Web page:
First off, I do have to give credit to Steven Adams, who played bass for Traumatone during a brief phase when I actually had a live band. He handled bass on the Absence of Fear album. But, yes, everything else was done by me. I’ve never taken lessons for anything I do. That is why I refer to what I do as a gift from God. I play everything by ear. If I can hear it, I can usually figure it out and play it. Drums are my first instrument that I’ve played as long as I can remember. I picked up bass around 6th grade, and guitar in high school, if I remember right. I’ve always messed around on piano, which translated to keys. My Grandmother used to teach me fun little two part songs that we would play on the piano together. But still no formal training. I come from a line of musicians. My Dad gave me pointers here and there and showed me a couple of chords. After that, I just started playing along to other people’s music. I would buy tablature books and see how chords were being formed. That’s pretty much how I learned everything. As far as the recording aspect, I was fortunate enough to have a studio in our house with a bunch of really old recording equipment. That’s where I first started tinkering around with recording and mixing. Then I just paid attention to things. I would listen to songs in headphones and notice panning, and different levels, and how things were mixed in the background. I learned somewhat how to EQ so instruments would stand out from each other and all that. Programming all came pretty easy. I’m not going to say all my work is perfect or even on par with people who actually know how to do that stuff. But it’s good enough to get the job done, I think.

Jesse Broniste Pic

What is your favorite song that you have ever written? And why?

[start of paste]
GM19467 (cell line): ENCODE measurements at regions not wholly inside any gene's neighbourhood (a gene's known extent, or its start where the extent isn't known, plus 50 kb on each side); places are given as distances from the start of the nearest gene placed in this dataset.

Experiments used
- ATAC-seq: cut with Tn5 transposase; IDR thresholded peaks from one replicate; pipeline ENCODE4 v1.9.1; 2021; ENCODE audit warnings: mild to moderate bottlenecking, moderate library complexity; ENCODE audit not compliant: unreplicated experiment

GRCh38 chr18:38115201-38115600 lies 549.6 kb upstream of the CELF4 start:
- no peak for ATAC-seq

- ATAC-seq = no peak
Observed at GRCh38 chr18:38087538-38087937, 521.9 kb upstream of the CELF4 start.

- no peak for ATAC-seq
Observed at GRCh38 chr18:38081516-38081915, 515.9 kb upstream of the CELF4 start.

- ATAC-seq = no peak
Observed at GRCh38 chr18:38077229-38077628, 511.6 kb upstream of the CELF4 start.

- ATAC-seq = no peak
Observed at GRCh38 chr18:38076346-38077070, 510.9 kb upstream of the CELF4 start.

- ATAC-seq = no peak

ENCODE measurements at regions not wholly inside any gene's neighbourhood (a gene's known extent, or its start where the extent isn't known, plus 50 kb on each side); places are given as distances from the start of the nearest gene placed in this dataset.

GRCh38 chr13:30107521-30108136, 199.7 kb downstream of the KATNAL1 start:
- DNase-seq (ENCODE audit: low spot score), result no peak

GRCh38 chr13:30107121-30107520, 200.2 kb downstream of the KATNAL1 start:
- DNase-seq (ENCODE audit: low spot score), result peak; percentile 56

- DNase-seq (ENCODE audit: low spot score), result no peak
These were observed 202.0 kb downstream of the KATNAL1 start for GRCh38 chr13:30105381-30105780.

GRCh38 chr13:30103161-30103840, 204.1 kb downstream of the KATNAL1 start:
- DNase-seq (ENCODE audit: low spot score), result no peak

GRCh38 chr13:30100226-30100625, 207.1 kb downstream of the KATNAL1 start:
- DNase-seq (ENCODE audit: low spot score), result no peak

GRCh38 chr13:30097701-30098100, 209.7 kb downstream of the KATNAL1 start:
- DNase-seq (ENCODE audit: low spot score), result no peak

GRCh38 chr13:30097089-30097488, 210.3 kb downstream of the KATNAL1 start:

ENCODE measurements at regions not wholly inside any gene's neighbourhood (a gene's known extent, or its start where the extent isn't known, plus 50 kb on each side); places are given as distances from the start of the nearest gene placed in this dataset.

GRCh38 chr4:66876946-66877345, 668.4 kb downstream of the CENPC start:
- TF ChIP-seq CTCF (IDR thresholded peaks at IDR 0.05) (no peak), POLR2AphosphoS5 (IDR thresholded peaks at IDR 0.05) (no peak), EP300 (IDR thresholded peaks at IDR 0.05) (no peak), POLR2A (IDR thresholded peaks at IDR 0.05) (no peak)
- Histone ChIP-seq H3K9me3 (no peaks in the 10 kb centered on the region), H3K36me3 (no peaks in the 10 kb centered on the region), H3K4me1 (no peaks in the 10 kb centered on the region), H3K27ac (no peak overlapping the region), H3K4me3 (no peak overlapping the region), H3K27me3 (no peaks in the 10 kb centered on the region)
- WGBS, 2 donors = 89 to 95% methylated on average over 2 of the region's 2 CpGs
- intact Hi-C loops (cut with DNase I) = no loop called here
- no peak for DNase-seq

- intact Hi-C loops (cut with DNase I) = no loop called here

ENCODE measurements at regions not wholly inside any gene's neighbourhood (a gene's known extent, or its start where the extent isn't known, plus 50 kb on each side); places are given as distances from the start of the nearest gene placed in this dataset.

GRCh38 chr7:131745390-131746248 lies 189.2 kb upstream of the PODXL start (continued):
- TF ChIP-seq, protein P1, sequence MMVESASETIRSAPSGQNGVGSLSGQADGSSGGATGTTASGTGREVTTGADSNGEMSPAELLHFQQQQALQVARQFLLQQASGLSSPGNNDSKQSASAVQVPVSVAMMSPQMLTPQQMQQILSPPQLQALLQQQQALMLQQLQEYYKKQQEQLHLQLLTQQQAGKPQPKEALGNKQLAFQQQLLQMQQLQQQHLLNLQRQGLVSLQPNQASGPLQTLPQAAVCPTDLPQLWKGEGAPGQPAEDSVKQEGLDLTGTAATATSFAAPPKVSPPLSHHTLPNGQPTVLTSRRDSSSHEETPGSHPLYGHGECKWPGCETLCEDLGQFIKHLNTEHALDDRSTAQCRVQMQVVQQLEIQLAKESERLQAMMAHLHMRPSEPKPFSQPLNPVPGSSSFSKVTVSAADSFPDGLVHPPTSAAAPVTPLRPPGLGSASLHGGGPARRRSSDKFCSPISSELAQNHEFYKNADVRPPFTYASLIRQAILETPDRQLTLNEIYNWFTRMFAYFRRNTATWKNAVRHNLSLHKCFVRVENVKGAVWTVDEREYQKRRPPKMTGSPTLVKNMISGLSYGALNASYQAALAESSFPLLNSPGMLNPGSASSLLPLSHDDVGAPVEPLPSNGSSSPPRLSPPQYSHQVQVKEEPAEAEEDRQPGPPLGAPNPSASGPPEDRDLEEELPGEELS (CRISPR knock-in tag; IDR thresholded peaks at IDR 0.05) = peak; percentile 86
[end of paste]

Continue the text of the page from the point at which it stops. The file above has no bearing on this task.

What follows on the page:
That’s a really tough question! I have a few favorites. But if I had to narrow it down to one song, I would pick “Cantexist” from Absence of Fear. I like the drive and arrangement of the music. I really like the lyrics and the message. But what really makes that song unique for me is the sample of my old pastor who allowed me to use some sermon excerpts to finish off the song. It’s a very direct, hard hitting song about how all religions don’t agree and therefore do not lead to the same God. Which is a very important thing that people need to consider. People are always too sensitive and scared to talk about religion. But since we’re all going to die, and religion is the only thing that has anything to say about what happens when we die. It’s in everybody’s best interest to talk about it. So that song puts it right out there, and it's definitely one of the pieces I am most proud of.

On the song Loss, from your record Death by Culture, you sing the words “So, in despair, your heart is thickly coated. He tries to speak to you, but you don't care. Your bitterness has left your faith corroded. And now you doubt that He is even there.”. Could you tell us in your own words what this is about?

This song is based on experiences with a couple of different people in my life. One person was a self-described Atheist. He actually had a church past. But he lost a baby daughter and bitterly questioned God about it until he just gave up and decided He wasn’t there at all. Another person seems to hold a grudge against God for tragedies in the past as well. It kind of builds on this mindset that some people have where they think they’re going to be able to die and give God a piece of their mind and/or demand answers when they stand before Him. So, it starts with some kind of personal loss and ends with the truth that anybody who thinks they’re going to argue with God in the end will lose that argument. Hence the title “Loss”.

Do you believe in a literal, burning hell?

I do. I do believe Hell exists and it is a place of eternal torment.

How can one avoid such a place?

The Bible says if you confess with your mouth that Jesus is Lord and believe in your heart that God raised Him from the dead that you will be saved. Repent from your former ways and trust in Him for salvation.

Do you think that God uses music to reach people?

Absolutely! I believe God uses any and all avenues He can to reach people.

If so, can you tell us one example of how God has used your music?